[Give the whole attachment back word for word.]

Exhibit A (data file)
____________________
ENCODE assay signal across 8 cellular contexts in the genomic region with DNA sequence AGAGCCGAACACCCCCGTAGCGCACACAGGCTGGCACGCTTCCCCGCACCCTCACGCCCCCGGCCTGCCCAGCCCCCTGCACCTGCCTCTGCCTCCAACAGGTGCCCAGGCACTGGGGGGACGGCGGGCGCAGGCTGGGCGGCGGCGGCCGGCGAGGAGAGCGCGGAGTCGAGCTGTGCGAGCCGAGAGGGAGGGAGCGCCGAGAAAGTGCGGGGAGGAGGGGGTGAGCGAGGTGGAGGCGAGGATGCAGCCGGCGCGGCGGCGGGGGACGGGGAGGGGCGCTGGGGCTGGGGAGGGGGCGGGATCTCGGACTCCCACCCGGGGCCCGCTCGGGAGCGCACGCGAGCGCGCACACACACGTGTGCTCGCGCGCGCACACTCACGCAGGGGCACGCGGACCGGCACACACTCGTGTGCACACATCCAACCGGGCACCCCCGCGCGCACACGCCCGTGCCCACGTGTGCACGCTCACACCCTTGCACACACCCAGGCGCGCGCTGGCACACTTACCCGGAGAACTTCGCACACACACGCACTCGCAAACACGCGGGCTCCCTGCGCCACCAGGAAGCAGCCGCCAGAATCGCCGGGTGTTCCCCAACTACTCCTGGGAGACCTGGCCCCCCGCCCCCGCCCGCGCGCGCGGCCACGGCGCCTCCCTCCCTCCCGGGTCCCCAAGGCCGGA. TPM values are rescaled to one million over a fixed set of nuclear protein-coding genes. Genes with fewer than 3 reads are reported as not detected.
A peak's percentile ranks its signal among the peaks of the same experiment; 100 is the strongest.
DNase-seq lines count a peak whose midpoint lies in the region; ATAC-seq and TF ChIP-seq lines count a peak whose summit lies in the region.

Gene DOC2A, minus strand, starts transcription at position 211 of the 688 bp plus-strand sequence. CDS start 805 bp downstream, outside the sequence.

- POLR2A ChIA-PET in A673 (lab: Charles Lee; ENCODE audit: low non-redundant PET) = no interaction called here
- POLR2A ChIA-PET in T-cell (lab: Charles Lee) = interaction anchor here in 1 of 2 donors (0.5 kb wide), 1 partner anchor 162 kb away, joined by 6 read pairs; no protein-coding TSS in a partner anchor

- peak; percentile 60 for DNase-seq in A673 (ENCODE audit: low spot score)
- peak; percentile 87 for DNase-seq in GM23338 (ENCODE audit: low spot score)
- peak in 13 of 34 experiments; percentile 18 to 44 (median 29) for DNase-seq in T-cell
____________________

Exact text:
ENCODE assay signal across 8 cellular contexts in the genomic region with DNA sequence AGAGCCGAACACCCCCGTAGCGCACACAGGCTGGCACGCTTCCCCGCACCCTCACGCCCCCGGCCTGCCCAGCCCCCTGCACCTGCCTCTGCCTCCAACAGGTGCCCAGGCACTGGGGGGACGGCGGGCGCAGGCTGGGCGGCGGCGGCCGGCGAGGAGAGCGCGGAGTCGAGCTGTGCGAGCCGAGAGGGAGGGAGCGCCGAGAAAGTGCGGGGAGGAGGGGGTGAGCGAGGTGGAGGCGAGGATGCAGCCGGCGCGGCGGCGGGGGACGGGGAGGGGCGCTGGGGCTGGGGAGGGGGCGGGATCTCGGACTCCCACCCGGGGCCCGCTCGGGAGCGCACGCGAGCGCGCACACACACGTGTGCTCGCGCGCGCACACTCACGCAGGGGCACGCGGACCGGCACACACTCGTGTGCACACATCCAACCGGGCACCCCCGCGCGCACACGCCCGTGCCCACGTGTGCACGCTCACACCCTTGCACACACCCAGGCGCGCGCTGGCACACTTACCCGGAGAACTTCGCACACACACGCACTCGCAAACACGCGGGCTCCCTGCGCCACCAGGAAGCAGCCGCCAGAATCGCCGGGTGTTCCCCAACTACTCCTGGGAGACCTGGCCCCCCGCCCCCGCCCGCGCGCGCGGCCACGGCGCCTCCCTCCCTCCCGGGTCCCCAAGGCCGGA. TPM values are rescaled to one million over a fixed set of nuclear protein-coding genes. Genes with fewer than 3 reads are reported as not detected.
A peak's percentile ranks its signal among the peaks of the same experiment; 100 is the strongest.
DNase-seq lines count a peak whose midpoint lies in the region; ATAC-seq and TF ChIP-seq lines count a peak whose summit lies in the region.

Gene DOC2A, minus strand, starts transcription at position 211 of the 688 bp plus-strand sequence. CDS start 805 bp downstream, outside the sequence.

- POLR2A ChIA-PET in A673 (lab: Charles Lee; ENCODE audit: low non-redundant PET) = no interaction called here
- POLR2A ChIA-PET in T-cell (lab: Charles Lee) = interaction anchor here in 1 of 2 donors (0.5 kb wide), 1 partner anchor 162 kb away, joined by 6 read pairs; no protein-coding TSS in a partner anchor

- peak; percentile 60 for DNase-seq in A673 (ENCODE audit: low spot score)
- peak; percentile 87 for DNase-seq in GM23338 (ENCODE audit: low spot score)
- peak in 13 of 34 experiments; percentile 18 to 44 (median 29) for DNase-seq in T-cell